Preliminary price indices for completed non-landed properties released last week suggest that the resale market for private apartments has finally shaken off the dampening effects of the additional buyer’s stamp duty (ABSD) imposed last December.
The National University of Singapore’s flash Singapore Residential Price Index for last month inched up 0.8 per cent, the second consecutive monthly rise following a more modest 0.4 per cent rise in March.
Unlike the market for new homes which not only rebounded fairly quickly but grew in strength, the resale market had tanked in February – a result of the shock therapy induced by the ABSD.
It was one of those rare months where all the sub indices moved in the same direction. The overall index was down 1.6 per cent.
For properties in the central region, the sub-index was down 2 per cent; for the non-central region, it was 1.2 per cent lower; and for small apartments, it decreased by 0.8 per cent.
For the following month of March, it was the reverse. All the indices were up but the improvements were modest compared to the declines in February and was led by the 2.7 per cent price jump for small apartments. Prices of properties in the central and non-central areas had risen by only 0.1 per cent and 0.7 per cent, respectively.
While there was consistency in the direction of the price movements, we were not sure if the improvements in the price indices for March were due to a real improvement in the market or simply a by-product of higher volatility inherent in monthly indices.
But now the estimates for last month show that the market’s improvement was real. The sub-index for the central region was up 1.6 per cent, while that for the non-central region was unchanged. The finalised numbers could be better.
While the sub-index for small units registered a slide of 1.2 per cent in April, this had come after the scintillating rise of 2.7 per cent in March.
I put this down to the higher volatility exhibited by this sub-index because of the smaller numbers of completed units in this category. In any case, the net price gain over the two months since February is still a significant 1.5 per cent.
With the resale market’s recovery, I would say both the market for new and resale homes have finally shaken off the effects of the ABSD – it took just a month for the new home market and three months for the resale market. There are already reports of more high-valued resale homes being transacted recently.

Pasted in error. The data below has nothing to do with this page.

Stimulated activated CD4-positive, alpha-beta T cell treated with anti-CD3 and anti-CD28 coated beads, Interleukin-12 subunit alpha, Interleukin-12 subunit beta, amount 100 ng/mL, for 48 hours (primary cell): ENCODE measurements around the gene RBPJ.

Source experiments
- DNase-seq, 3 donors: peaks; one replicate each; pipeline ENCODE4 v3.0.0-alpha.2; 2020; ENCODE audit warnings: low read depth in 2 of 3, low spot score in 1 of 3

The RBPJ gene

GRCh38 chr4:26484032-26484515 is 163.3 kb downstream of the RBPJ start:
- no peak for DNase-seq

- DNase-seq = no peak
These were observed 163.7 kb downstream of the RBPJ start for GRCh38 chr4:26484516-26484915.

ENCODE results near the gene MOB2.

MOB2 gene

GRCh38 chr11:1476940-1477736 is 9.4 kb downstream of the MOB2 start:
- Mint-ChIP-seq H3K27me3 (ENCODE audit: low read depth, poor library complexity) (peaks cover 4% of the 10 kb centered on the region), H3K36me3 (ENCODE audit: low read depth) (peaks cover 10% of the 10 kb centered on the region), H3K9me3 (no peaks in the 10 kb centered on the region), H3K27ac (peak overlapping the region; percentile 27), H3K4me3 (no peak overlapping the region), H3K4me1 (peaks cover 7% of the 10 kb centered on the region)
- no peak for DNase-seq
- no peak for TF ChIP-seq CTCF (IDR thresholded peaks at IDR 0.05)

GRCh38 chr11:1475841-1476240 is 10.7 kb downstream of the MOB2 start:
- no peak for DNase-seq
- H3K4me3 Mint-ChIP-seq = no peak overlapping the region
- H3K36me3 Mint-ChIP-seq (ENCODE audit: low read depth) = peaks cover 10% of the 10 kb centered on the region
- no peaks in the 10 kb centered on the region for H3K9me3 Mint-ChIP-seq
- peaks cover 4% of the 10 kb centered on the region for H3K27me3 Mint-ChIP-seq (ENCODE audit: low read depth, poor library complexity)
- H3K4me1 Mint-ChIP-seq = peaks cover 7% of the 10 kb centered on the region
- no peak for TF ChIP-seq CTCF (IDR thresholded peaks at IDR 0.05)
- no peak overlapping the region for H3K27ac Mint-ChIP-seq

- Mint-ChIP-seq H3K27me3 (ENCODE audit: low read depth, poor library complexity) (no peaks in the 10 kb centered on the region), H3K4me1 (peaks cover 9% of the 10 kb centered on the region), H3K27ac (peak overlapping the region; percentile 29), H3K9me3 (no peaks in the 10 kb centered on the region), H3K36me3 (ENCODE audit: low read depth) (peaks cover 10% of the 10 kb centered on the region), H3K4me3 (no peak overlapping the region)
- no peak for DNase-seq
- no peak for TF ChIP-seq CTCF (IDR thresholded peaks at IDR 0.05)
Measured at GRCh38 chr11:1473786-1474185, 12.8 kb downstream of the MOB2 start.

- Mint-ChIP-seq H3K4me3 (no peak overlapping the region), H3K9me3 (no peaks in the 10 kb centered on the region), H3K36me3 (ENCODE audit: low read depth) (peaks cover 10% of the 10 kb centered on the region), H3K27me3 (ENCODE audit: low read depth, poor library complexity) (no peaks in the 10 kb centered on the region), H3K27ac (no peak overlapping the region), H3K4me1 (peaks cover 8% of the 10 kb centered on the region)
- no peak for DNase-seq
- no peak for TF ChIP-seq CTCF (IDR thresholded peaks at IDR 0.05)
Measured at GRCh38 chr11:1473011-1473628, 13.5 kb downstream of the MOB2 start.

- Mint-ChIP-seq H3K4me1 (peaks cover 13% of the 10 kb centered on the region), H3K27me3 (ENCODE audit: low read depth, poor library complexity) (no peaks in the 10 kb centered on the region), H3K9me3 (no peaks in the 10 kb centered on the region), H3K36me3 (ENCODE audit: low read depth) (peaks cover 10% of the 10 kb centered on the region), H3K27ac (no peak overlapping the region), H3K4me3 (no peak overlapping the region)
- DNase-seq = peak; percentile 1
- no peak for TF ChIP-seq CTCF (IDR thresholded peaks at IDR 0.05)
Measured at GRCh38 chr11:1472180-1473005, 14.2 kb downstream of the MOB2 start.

If the effects of the ABSD are now limited in determining future sales and price trends, what can we expect from policymakers now?
The market has been dominated by talk of more cooling measures, especially for shoebox properties.
I have no quarrel with the small size of such properties per se. They have their place in the market but it becomes a big problem when such small sizes become the norm. Today, about half of new units sold are of sizes below 800 sq ft.
There are huge unquantifiable social costs – on the family unit, population fertility rates and psychological stress, just to name a few.
Some may say it is not a problem if the bulk of such properties are sold in the heart of the city. But if all the developers are focused on building small apartments, who is building the family-sized homes?
A whole year of small apartment sales is alright, but not when this stretches to two or three years or even more.
When developers were focused on building and selling prime apartments for huge profits between 2006 and 2008, the supply of suburban homes dropped significantly. This led to a huge pent-up demand for suburban mass market properties.
And we witnessed first-hand – to our shock – how prices for these properties shot up in the second half of 2009. We must and should learn from this, if only to lessen price volatility, in particular the steep jump in prices.
Besides possible curbs on shoebox units, there is also market talk that the authorities may want to tame the significant uptick in new home sales.
Some analysts have pointed to the recent Hougang by-election result that they viewed as an affirmation by Singaporeans that there should be no let-up in cooling measures in the private housing market.
We shall see.
By Colin Tan – head of research and consultancy at Chesterton Suntec International.
Source : Today – 8 Jun 2012